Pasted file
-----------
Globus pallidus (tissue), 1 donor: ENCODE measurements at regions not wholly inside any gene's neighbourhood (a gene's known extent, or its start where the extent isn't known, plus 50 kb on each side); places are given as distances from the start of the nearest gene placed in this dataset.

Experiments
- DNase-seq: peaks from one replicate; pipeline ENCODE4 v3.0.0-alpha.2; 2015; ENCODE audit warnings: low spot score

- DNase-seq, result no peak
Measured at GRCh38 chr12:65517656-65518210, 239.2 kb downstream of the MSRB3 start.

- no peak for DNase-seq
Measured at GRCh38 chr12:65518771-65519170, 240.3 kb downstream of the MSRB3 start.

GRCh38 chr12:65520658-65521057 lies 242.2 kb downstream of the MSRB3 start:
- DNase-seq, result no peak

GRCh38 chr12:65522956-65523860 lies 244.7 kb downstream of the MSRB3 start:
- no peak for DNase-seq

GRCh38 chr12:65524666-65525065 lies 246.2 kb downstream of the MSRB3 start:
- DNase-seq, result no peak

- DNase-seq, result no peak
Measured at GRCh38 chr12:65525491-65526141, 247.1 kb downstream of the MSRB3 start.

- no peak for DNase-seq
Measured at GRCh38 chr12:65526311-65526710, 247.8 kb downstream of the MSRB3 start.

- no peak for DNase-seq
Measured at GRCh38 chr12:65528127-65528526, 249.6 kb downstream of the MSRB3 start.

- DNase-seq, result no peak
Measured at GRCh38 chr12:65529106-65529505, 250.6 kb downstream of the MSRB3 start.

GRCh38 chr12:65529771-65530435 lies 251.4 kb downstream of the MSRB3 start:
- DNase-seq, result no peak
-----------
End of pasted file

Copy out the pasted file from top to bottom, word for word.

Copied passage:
Globus pallidus (tissue), 1 donor: ENCODE measurements at regions not wholly inside any gene's neighbourhood (a gene's known extent, or its start where the extent isn't known, plus 50 kb on each side); places are given as distances from the start of the nearest gene placed in this dataset.

Experiments
- DNase-seq: peaks from one replicate; pipeline ENCODE4 v3.0.0-alpha.2; 2015; ENCODE audit warnings: low spot score

- DNase-seq, result no peak
Measured at GRCh38 chr12:65517656-65518210, 239.2 kb downstream of the MSRB3 start.

- no peak for DNase-seq
Measured at GRCh38 chr12:65518771-65519170, 240.3 kb downstream of the MSRB3 start.

GRCh38 chr12:65520658-65521057 lies 242.2 kb downstream of the MSRB3 start:
- DNase-seq, result no peak

GRCh38 chr12:65522956-65523860 lies 244.7 kb downstream of the MSRB3 start:
- no peak for DNase-seq

GRCh38 chr12:65524666-65525065 lies 246.2 kb downstream of the MSRB3 start:
- DNase-seq, result no peak

- DNase-seq, result no peak
Measured at GRCh38 chr12:65525491-65526141, 247.1 kb downstream of the MSRB3 start.

- no peak for DNase-seq
Measured at GRCh38 chr12:65526311-65526710, 247.8 kb downstream of the MSRB3 start.

- no peak for DNase-seq
Measured at GRCh38 chr12:65528127-65528526, 249.6 kb downstream of the MSRB3 start.

- DNase-seq, result no peak
Measured at GRCh38 chr12:65529106-65529505, 250.6 kb downstream of the MSRB3 start.

GRCh38 chr12:65529771-65530435 lies 251.4 kb downstream of the MSRB3 start:
- DNase-seq, result no peak